3. Consistency problems, which mostly applies to writing. While there may be a few words that have a widely-understood spelling, when you get into the less obvious representations of dialect (e.g. — using apostrophes everywhere to contract words or drop a final letter) the fact of the matter is that it can be difficult to keep track of how you write something and when. I know I do. Also, though punctuation is a beautiful thing, if you have apostrophes everywhere eventually your manuscript is going to look like a spider skittered through an ink pad and then over every page.

Readability is key: too much vernacular and your reader will be exhausted by the time they get through a couple of paragraphs. You want your text — whether it’s a resume, a novel, or a business card — to be easy for your reader to understand, and appropriate to the audience and your intentions.

I’d love to hear about your experiences with local vernacular, be it when writing or reading!

Warm wishes,

~ Taegan

Ten Ways to Build Writing Confidence

Happy Friday, everyone!

In previous posts, you may remember me mentioning the importance of creation before you can even begin to contemplate editing. Sounds obvious, right? Maybe even easy? A second glance, however – or a second sit-down at the desk to stare at a blank page – reveals that often, it’s the exact opposite. In today’s post I want to take a little detour from our usual fare of editing and the like to talk about writing.

First, let’s get a misconception out of the way – there’s no ‘magic cure’. There will be days where the words just don’t flow, and everyone has them. There’s no hard science that will instantly make everyone prolific. Much of it boils down to practice, experience, and discipline. Yet there are some factors that you can influence in order to make practicing – and thus discipline – come more easily, and lead to experience. Many of these will overlap with those I’ve mentioned in ‘When Editing Is Bad’.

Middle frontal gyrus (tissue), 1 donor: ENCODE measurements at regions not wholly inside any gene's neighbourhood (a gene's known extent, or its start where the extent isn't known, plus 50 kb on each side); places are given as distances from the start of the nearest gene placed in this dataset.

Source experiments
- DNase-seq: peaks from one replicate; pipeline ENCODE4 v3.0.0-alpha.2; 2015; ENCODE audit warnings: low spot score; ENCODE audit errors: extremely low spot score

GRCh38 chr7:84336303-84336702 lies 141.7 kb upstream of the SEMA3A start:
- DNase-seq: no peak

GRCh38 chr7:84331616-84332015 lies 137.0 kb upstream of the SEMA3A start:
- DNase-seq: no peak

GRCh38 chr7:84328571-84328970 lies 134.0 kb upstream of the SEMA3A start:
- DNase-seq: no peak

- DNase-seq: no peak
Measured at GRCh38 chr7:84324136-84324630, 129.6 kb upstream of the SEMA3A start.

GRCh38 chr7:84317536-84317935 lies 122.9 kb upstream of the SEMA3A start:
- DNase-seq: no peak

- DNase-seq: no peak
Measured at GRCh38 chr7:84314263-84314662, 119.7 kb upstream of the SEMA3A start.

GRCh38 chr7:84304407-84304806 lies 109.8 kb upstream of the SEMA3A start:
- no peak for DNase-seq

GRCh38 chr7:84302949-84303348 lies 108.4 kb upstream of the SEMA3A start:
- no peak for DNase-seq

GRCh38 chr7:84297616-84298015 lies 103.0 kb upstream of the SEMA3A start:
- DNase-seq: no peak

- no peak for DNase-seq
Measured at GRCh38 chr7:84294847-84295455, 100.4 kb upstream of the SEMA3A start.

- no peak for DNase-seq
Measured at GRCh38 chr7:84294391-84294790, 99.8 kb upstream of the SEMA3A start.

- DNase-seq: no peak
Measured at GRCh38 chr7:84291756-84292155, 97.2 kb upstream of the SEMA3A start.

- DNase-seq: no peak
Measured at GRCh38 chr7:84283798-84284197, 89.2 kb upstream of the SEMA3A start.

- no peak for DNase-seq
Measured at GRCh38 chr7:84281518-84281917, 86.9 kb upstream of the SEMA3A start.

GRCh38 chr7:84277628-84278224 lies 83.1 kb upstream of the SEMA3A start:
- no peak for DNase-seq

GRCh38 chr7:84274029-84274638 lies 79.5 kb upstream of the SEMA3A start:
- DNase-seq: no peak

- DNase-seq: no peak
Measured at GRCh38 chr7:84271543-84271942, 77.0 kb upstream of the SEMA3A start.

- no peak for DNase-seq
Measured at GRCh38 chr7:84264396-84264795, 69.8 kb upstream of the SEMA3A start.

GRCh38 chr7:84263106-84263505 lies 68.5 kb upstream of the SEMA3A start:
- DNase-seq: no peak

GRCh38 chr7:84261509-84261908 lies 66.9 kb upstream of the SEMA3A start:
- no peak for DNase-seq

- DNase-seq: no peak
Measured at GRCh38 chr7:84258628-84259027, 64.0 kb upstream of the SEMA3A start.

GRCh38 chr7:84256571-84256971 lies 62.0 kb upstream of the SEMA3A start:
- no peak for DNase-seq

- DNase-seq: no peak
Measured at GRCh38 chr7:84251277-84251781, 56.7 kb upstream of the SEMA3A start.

1. Give your writing – and yourself – due respect. Recognize that this effort is just as important as any other pursuit. Often we become inhibited by thoughts such as “I’m not good at this, so why should I bother?” or “But this has already been talked about.”. They’re often grounded in falsehood and sabotage you before you even begin. Own what you’re doing.
  2. Following on from the above, build an environment that will best cultivate this fledgling habit. This could include setting aside a particular time/day, setting deadlines or goals if they help you or removing them if they don’t, finding a dedicated space in which the writing happens, noise levels, and so on. You may find that this is a work-in-progress in of itself, or that it varies depending on what you’re working on.
  3. Find a support network. There are an unbelievable amount of writers out there and just as many readers, but instead of finding this daunting, know that there are a nearly equal number of groups where you can share your writing and get feedback and encouragement. Likewise, enlist the help of friends and family for additional encouragement (I promise you, I get more encouraging remarks than sneers when I say I’m a writer). No one does this alone, and feedback will be crucial to your improvement.